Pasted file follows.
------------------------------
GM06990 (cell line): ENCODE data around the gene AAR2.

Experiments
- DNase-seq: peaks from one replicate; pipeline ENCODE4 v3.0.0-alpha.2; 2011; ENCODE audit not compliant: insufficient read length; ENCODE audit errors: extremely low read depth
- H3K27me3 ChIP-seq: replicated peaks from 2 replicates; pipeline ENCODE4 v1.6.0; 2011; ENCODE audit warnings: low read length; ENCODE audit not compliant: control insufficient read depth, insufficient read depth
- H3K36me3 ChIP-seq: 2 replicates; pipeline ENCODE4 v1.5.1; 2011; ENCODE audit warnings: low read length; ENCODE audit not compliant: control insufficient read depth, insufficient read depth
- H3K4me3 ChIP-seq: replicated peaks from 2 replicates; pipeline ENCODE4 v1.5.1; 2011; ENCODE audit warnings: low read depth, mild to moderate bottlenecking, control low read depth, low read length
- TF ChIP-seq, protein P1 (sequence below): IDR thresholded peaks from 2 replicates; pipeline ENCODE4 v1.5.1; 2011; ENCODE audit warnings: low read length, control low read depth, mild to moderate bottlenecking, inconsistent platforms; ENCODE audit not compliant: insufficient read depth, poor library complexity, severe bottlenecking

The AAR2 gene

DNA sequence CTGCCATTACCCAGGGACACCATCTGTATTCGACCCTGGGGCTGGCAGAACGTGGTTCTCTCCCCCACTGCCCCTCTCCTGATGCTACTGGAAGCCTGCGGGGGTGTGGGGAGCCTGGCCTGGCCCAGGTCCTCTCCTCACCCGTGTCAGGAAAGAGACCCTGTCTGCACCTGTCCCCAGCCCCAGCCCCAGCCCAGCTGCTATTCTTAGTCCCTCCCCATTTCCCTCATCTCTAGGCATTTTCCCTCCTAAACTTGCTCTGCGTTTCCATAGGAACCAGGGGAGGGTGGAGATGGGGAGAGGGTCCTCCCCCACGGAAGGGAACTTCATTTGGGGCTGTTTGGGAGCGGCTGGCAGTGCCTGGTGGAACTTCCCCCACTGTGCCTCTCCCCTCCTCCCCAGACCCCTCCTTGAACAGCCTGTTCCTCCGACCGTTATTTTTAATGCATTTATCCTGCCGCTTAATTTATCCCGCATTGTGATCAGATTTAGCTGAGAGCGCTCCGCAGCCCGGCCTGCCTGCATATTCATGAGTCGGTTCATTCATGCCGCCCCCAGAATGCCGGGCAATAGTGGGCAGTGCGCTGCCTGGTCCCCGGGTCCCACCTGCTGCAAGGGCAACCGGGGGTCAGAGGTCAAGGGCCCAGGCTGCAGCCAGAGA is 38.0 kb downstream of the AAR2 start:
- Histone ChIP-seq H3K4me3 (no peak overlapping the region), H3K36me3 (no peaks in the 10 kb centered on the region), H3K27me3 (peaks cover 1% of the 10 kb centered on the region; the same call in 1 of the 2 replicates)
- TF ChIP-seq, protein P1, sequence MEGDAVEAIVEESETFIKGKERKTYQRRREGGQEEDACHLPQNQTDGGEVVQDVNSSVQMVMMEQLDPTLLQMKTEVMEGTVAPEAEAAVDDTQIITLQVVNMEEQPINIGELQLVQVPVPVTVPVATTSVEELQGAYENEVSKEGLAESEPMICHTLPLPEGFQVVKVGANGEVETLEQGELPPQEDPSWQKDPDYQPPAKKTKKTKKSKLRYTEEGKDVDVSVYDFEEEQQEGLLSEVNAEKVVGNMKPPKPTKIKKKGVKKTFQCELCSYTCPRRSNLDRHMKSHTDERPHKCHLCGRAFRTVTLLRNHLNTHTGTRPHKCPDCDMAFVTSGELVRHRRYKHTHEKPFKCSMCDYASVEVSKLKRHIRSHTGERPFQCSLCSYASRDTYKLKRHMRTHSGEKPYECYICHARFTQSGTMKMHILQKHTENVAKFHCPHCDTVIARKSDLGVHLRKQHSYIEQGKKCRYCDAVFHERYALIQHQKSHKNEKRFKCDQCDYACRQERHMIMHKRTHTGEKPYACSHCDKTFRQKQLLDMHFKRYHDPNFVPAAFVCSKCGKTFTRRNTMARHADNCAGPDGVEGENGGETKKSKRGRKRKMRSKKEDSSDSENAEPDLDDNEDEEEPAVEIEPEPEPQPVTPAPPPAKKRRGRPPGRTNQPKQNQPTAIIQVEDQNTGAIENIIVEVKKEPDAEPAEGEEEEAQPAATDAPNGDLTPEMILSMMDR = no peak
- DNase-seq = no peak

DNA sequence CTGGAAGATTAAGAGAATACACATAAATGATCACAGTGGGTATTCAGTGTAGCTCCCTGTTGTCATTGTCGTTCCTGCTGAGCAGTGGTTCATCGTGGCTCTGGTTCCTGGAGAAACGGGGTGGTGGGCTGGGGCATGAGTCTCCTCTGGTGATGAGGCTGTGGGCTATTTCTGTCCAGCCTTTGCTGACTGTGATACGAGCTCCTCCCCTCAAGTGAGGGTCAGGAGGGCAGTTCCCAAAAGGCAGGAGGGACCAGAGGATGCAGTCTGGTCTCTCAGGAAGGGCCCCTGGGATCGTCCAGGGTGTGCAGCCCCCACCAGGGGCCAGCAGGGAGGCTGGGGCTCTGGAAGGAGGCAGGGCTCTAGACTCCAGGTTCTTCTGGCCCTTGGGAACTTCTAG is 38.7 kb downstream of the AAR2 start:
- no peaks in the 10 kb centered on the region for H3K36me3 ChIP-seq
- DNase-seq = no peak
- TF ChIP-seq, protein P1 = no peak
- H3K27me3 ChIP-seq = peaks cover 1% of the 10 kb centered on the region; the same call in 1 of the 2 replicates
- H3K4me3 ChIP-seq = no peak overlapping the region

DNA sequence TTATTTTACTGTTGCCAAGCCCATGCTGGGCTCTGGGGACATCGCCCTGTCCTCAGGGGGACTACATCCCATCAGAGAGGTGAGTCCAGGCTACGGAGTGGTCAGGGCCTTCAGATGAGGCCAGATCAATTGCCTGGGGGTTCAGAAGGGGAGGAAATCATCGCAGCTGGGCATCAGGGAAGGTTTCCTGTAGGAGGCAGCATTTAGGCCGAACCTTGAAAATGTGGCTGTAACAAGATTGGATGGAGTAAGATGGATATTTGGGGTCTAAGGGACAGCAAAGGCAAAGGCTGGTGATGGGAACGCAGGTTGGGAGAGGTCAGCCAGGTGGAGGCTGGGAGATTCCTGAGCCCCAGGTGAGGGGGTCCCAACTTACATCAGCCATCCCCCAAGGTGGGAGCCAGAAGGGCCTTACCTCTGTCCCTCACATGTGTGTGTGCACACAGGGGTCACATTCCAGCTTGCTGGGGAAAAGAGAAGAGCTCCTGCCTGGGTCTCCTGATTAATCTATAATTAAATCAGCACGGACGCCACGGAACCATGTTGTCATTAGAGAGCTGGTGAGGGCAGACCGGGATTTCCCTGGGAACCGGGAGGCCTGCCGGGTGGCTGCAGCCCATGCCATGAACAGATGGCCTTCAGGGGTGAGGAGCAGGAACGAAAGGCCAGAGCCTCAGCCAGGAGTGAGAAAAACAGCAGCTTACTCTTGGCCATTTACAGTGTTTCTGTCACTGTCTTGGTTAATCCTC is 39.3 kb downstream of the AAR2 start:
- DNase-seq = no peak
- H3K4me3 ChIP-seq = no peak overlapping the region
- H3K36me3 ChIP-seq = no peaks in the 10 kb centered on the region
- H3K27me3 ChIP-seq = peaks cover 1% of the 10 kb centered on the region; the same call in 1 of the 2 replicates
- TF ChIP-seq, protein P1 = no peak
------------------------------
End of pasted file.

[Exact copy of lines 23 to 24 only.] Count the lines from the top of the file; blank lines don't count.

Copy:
- H3K27me3 ChIP-seq = peaks cover 1% of the 10 kb centered on the region; the same call in 1 of the 2 replicates
- TF ChIP-seq, protein P1 = no peak